Monday, August 04, 2014

A Conversation with Mystery Author Jean Hackensmith

Omnimystery News: Author Interview with Jean Hackensmith
with Jean Hackensmith

We are delighted to welcome mystery author Jean Hackensmith to Omnimystery News today.

Jean's second mystery in her Brian Koski "B.K. Investigations" series is Identity Crisis (Inkwater Press; April 2014 trade paperback and ebook formats) and we recently had the opportunity to chat with her about it.

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Omnimystery News: Introduce us to your series characters.

Jean Hackensmith
Photo provided courtesy of
Jean Hackensmith

Jean Hackensmith: The main character is Brian Koski. Brian is a former police captain with the Cheyenne, WY Police Department. After rumors regarding the suspicious death of Dan Hamilton (the villain in Checkmate, book one in the series) reach the new Chief of Police, Brian is forced to resign. Left with few options, he starts his own P.I. business. Brian is somewhat of a playboy. In fact, in one review I was criticized for his perception of women as playthings, but that's just who Brian is. As I explained in the blog on my website, this vice gives Brian room to grow as a man and as the main character in the series. He is also a bit of a "rogue" when it comes to police work. Brian definitely does not follow the rules. He does what he needs to do to help his clients, and if it means breaking a few laws along the way, oh well. That's what makes Brian so much fun!

The second main character is actually Brian's dog, Sinbad. A former NYC police dog, Brian acquired Sinbad from a trainer when the dog displayed a fear of loud noises. The dog freaks during thunder storms, or when a train goes by. Helicopters also make him turn tail and run. The only loud noise Sinbad is not afraid of is gunfire. The dog's fear actually makes for some very funny scenes and, I believe, will endear him to readers as much as it has endeared him to me.

The last main character is Katrina Cordova. When little Angela Patten is kidnapped in Identity Crisis, Katrina informs Brian that she knows where the girl is being held. She saw it in a vision. Katrina is psychic, but she has her visions only during thunder storms (unfortunate for Sinbad!) Her visions are right on the mark, detailed and accurate, unlike a lot of other psychics who speak in generalities. One recurring vision, however, has nothing to do with Angela. It is of a massive explosion, where hundreds, perhaps thousands of people will die. This particular vision will become more detailed in each successive book, giving Brian more and more information as to the time and location of the explosion, and will reach is culmination in the final book in the series.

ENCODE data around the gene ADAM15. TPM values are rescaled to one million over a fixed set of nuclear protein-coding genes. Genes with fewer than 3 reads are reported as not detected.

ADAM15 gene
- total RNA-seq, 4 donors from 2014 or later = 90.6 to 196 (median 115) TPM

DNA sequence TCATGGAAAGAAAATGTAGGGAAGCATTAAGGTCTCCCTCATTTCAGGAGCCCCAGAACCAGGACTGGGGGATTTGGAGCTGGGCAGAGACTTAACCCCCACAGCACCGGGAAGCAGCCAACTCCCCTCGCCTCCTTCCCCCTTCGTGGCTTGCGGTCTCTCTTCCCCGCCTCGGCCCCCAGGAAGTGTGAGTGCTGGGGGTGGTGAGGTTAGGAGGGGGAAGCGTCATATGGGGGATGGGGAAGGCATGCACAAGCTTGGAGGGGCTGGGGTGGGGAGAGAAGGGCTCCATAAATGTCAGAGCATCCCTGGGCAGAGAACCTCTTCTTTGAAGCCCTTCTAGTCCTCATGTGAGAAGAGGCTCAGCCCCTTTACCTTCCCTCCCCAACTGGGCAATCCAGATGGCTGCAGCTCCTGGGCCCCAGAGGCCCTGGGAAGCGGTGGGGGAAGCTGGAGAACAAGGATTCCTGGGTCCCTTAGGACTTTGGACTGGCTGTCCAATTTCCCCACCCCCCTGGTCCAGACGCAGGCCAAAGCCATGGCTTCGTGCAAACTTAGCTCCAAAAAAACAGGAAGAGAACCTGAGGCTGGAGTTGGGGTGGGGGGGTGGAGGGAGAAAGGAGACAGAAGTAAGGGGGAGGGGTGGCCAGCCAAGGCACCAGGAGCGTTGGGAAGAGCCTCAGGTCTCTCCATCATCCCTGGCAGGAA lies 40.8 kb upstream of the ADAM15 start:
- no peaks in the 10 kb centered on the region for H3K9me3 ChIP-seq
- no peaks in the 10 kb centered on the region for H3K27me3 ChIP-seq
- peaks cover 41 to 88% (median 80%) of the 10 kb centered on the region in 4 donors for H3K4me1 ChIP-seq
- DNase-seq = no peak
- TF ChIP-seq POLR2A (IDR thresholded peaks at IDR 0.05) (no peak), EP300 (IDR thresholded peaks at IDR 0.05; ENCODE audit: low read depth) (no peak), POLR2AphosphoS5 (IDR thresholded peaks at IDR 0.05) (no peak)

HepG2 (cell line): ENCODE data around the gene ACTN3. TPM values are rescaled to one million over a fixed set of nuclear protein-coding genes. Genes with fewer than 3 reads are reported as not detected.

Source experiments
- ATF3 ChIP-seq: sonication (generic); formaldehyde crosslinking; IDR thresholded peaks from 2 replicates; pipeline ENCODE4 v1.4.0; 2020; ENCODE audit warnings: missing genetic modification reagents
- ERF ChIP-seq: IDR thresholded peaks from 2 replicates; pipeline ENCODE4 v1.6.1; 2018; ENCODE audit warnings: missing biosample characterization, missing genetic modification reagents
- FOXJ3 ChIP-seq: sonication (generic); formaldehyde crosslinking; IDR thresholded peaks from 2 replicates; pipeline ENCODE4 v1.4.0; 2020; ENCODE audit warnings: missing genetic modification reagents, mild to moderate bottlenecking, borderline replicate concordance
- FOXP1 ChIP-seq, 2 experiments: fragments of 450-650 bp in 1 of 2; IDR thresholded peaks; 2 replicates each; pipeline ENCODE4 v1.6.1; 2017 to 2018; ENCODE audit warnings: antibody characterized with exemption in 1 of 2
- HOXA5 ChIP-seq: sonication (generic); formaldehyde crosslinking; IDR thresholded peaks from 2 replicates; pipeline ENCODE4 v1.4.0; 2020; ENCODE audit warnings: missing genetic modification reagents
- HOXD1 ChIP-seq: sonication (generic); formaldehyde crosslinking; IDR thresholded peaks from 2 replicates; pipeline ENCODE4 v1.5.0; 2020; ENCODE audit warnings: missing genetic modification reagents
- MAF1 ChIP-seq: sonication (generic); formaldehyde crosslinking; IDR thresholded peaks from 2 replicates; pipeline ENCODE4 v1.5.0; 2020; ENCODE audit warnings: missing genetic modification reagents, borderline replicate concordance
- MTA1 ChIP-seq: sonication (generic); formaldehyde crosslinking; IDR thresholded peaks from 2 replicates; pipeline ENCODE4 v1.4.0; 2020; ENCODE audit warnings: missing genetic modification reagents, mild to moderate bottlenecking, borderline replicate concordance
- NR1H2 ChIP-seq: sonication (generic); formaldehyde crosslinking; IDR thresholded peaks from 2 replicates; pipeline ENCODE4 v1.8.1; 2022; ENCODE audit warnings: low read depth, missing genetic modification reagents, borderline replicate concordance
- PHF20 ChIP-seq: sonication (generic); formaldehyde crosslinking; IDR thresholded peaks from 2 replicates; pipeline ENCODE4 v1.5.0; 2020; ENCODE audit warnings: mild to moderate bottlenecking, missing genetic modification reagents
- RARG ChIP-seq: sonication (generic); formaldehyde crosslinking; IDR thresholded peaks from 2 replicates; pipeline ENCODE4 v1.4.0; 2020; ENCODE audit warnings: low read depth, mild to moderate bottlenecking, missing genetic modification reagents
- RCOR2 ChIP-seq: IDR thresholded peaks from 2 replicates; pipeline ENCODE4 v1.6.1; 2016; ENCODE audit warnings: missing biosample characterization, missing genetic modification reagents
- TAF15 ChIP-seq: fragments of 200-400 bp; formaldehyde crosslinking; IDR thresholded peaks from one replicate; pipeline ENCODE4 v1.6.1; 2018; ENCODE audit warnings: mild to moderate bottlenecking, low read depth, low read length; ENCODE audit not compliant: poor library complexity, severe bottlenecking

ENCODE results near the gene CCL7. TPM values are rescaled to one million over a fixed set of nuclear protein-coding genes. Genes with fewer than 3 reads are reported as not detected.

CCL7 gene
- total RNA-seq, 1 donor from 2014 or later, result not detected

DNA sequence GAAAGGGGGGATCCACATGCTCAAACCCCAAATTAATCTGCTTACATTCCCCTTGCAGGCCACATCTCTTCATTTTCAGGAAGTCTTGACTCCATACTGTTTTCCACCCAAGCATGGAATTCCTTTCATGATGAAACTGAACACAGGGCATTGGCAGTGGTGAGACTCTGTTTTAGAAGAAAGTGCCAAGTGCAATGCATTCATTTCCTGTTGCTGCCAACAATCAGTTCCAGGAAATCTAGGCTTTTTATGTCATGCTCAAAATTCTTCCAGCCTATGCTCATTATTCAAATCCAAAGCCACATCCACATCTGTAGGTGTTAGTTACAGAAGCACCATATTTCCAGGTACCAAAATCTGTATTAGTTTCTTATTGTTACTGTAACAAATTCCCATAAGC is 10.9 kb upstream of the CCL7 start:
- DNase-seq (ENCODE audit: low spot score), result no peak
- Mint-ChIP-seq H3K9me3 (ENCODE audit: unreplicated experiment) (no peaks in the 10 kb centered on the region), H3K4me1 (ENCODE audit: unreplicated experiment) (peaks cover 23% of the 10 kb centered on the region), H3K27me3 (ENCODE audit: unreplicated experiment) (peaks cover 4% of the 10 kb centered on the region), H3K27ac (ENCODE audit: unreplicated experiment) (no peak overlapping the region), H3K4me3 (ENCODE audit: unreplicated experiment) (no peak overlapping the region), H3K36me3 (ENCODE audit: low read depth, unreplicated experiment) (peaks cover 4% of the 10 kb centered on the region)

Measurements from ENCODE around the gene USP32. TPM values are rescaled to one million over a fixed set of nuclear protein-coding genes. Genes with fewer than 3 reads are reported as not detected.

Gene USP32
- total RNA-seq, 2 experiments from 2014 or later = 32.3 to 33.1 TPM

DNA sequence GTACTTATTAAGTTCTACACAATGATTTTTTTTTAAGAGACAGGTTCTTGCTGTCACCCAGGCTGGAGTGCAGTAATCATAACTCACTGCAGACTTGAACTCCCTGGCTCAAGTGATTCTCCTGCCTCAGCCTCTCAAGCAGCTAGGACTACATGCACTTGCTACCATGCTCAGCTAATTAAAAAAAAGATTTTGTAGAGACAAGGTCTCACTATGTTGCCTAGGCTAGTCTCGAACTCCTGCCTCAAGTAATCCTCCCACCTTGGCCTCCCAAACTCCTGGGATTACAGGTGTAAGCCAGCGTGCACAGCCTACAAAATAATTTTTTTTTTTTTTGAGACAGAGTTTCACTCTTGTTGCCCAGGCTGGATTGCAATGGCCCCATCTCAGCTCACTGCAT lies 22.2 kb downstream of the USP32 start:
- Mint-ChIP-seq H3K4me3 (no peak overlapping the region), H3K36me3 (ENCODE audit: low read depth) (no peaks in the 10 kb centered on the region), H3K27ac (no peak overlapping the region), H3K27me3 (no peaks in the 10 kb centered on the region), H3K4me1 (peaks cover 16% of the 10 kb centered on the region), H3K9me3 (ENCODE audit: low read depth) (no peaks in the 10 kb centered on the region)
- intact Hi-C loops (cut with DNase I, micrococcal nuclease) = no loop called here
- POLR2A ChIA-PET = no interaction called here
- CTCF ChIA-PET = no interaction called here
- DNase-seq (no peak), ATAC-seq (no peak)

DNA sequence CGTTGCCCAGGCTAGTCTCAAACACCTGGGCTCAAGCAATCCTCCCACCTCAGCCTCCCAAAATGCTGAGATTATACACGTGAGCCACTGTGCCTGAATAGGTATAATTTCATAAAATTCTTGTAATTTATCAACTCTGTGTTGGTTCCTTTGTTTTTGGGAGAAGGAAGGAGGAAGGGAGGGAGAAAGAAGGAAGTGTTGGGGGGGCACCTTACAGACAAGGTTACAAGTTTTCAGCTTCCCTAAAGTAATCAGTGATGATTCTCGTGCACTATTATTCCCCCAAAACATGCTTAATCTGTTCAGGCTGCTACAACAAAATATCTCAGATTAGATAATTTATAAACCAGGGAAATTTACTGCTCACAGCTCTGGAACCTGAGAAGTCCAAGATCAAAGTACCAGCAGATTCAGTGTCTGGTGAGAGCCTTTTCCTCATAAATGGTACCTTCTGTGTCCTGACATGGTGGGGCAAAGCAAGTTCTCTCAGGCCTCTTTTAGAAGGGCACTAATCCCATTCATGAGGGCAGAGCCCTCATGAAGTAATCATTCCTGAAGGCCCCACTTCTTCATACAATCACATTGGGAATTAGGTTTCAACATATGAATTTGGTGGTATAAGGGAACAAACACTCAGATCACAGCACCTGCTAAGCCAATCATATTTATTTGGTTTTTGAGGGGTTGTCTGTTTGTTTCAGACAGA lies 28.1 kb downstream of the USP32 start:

OMN: You mention that Katrina's visions will become more detailed over time. How else do you expect your characters to evolve?

JH: Brian, for instance, is a career playboy in the first two books in the series. I also consider him an anti-hero in that he is somewhat of a hothead and doesn't always do things the right way or by the book. Both of these characteristics will change as the series progresses, allowing Brian to grow both in his personal and professional lives. As for Sinbad, I really don't think I want to change him too much. His unpredictability is what makes him such an endearing canine character. It also makes for some really funny scenes both in Identity Crisis and in future books in the series. Katrina Cordova will change in the fact that she will eventually become an integral and invaluable part of Brian's team — and someone that Brian will come to respect for more than her physical appearance.

OMN: How do you go about researching the plot points of your stories? Have you come across any particularly challenging or exciting topics?

JH: I absolutely LOVE the Internet. In my opinion, it is an author's best friend. I remember all too well the days when I would haunt the library and come home with stacks of books to pour through for factual information to incorporate into my stories. Thank God those days are gone. Now I am able to concentrate on my writing and, when I come across something that needs to be researched, I just pop onto the Internet, find what I need, and get back to writing. I've told the story many times of when I was researching the fourth book in my "Passage Time Travel Romance" saga, The Ultimate Passage, how in one day I researched floor plans for the White House, The United Nations Building, and homemade bombs. I was waiting for the FBI to come knocking on my door!

While I didn't have to research anything that intriguing for Identity Crisis, I did spend a lot of time on the Internet. My book is set in Cheyenne, WY, so I stared at a lot of maps of Wyoming looking for areas that would be good for a fugitive to hide out, as well as researching the laws in that state.

The most fun research, however, was regarding Sinbad and the training of police and protection dogs. Chris Byrne from Stonehill Kennel in Connecticut was my biggest asset on that score. He is an actual character in the book and, in real life, has become a good friend.